25 Jul How to find the correct SOC code for migrants?
A Standard Occupational Classification (SOC) code is a 4-digit number that classifies occupations into job types and related job titles. The SOC is a common classification of occupations developed by the Office for National Statistics (ONS): https://www.ons.gov.uk/methodology/classificationsandstandards/standardoccupationalclassificationsoc/soc2010. The SOC codes are used to identify the relevant going rate and salary threshold for each job, both at ‘new entrant’ and ‘experienced’ rates, and provides details, for example, job titles associated with that specific occupation code.
When recruiting a migrant under the Skilled Worker or the Global Business Mobility (GBM) visa scheme, employers must allocate the correct SOC code to ensure the role they are hiring meets the visa requirements. For instance, the role is at the required skilled level and meets the relevant minimum salary threshold.
Once the sponsor has selected the relevant SOC code, they will be able to assign a Certificate of Sponsorship (CoS) to the migrant.
Using the wrong SOC code
Sponsors must allocate the correct SOC code to avoid issues with the Home Office (HO) and potential delays or refusal of the visa application.
If a visa application were to be refused due to the wrong SOC code, the individual will need to submit a new application with a corrected code, and the employer or migrant will need to pay again for the Immigration Skills Charge (ISC), Immigration Health Surcharge (IHS) and the UKVI fees.
If a shortage occupation code had initially been used and the lower application fees had been paid, however, the Home Office subsequently determines the wrong SOC code was used and the role is a non-shortage occupation, the sponsor will have to pay the fee difference before the application can be processed.
If the incorrect SOC code is used and it is found to have been a genuine error, the HO can investigate further and depending on their findings, may take enforcement action against the company by, for instance, suspending the sponsor licence. If the HO determines the sponsor had provided false information, they may take action to revoke the company’s licence.
How does the HO investigate SOC codes?
The HO caseworker can check against the job title, job description and SOC code to make sure the correct code has been selected and the correct fees have been paid. However, they have powers to investigate the codes provided within the visa application by examining information such as:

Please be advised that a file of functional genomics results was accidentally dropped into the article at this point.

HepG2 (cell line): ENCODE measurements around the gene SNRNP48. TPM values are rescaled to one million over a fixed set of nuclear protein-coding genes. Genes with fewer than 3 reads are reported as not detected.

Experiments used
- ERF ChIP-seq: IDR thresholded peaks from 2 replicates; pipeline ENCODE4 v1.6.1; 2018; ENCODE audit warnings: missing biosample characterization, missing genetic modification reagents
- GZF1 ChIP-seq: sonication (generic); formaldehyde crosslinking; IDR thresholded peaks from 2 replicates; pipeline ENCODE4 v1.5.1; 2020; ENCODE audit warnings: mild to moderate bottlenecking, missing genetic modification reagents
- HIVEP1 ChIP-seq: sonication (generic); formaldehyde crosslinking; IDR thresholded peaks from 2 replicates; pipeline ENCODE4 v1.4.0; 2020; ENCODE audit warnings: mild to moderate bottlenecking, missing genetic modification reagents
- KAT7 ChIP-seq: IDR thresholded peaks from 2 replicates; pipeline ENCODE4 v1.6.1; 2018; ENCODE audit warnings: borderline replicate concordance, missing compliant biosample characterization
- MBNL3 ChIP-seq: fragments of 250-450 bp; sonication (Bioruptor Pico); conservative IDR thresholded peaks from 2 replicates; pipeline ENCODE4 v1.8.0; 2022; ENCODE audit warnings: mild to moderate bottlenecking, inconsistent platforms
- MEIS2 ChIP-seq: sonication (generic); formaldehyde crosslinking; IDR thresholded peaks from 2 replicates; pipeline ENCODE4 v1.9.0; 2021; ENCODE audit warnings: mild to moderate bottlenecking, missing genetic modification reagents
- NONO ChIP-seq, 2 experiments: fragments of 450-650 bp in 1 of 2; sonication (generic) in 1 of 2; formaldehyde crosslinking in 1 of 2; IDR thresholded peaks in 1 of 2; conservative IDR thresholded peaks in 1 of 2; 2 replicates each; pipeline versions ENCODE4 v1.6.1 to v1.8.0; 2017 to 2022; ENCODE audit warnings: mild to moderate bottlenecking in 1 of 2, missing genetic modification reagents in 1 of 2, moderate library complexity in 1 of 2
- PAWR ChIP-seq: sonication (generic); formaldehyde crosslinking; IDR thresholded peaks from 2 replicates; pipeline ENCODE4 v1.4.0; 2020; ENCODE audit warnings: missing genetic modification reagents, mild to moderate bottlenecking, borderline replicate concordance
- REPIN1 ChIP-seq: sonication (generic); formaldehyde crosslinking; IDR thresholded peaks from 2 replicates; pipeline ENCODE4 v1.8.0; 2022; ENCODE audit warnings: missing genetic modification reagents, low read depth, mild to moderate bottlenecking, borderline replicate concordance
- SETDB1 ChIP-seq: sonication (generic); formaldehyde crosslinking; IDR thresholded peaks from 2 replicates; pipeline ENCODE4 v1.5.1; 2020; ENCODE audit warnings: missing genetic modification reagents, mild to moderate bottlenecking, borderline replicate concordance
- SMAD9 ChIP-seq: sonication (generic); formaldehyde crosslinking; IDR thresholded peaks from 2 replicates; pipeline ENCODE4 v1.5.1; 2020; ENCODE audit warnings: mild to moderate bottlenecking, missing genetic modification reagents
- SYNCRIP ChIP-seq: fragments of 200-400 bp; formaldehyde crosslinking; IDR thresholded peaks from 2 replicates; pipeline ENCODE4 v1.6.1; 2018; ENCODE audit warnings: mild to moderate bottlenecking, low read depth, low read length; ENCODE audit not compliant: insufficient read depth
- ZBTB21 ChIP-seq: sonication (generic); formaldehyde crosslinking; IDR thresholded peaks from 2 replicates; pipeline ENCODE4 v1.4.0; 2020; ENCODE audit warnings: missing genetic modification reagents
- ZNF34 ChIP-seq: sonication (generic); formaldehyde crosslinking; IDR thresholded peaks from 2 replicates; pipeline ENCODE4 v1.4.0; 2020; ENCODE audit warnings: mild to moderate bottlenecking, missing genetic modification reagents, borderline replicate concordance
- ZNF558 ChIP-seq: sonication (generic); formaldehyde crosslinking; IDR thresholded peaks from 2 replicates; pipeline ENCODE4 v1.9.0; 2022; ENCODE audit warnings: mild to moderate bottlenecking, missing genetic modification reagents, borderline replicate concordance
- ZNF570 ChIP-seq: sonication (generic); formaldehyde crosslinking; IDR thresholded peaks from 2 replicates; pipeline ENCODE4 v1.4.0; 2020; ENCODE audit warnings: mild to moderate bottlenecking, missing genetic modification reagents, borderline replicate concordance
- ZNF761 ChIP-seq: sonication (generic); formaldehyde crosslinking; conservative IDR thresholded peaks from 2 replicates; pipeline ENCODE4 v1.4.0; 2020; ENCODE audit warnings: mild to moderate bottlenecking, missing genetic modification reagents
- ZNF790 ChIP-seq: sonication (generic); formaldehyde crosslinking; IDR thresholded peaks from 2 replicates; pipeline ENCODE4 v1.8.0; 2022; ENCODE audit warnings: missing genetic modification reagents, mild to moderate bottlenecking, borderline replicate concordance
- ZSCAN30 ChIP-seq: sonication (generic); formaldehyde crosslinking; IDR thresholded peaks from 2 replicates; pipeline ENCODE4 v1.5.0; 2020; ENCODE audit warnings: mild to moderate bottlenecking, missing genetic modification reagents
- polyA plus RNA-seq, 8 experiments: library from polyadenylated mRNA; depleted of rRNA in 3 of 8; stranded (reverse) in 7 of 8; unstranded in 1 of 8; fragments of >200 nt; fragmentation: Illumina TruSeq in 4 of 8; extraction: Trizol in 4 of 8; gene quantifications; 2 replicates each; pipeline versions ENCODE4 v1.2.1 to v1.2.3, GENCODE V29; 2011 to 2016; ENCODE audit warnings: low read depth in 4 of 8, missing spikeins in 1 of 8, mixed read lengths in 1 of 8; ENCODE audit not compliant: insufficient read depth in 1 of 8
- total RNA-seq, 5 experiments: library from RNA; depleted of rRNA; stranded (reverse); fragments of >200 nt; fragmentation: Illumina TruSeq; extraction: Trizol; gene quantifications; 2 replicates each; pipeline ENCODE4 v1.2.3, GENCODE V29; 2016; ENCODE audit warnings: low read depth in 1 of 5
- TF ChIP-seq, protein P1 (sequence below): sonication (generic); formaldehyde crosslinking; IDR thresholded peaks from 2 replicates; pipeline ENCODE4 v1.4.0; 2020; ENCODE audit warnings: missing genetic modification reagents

- Whether the CoS been assigned for the role to match the job description?
- Does the stated salary meet the minimum salary threshold?
- Has the appropriate occupation code been used to meet the skill level?
Caseworkers have access to the Sponsor Management System (SMS) and can check against the information given on the visa application form and the assigned CoS. They can also request to review documents such as the individual’s employment contract and job description and can also interview the sponsored individual to verify the actual responsibilities of the job.
If they dispute whether the code chosen is the most relevant for the role, they can request an explanation as to why it was selected when another code might be more suitable.
Wrong SOC codes can also be identified following a HO compliance inspection.
How to find the right SOC code for migrants?
Appendix Skilled Occupations to the Immigration Rules contains information about each occupation code, including example job titles that fit within each code: https://www.gov.uk/guidance/immigration-rules/immigration-rules-appendix-skilled-occupations.
However, it is not always obvious for employers to know which SOC code to use. In this situation, sponsors can use the occupation coding tool on the ONS website to search job title: https://onsdigital.github.io/dp-classification-tools/standard-occupational-classification/ONS_SOC_occupation_coding_tool.html. Once the tool has identified possible occupation codes, employers should read the descriptions to identify the correct SOC code for the job they are offering.
In addition, sponsors can search through the alphabetical index of job titles in ‘volume 2’ https://www.ons.gov.uk/methodology/classificationsandstandards/standardoccupationalclassificationsoc/soc2020, or using the website https://cascotweb.warwick.ac.uk/#/classification/soc2020 to assist with the employment research. There are also some excels can be downloaded via ‘volume2’ including jobs in Major Groups, Sub-Major Groups, Minor Groups and Unit Groups.
Please note that when selecting a SOC code, employers should focus on the duties and responsibilities of the role, rather than the job title.
Meanwhile, employers need to check the latest version of the SOC code list each time when they issue a CoS to a migrant as it is subject to change. For example, the code they had previously relied on has been taken off from the list, or the minimum salary threshold under the code has been changed, or a code they have used previously has been moved onto the Shortage Occupation List etc.
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